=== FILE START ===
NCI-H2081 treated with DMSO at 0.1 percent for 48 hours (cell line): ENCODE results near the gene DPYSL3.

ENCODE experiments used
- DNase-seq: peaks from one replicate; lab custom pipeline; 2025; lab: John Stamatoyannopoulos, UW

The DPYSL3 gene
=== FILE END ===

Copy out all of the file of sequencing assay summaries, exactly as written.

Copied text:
NCI-H2081 treated with DMSO at 0.1 percent for 48 hours (cell line): ENCODE results near the gene DPYSL3.

ENCODE experiments used
- DNase-seq: peaks from one replicate; lab custom pipeline; 2025; lab: John Stamatoyannopoulos, UW

The DPYSL3 gene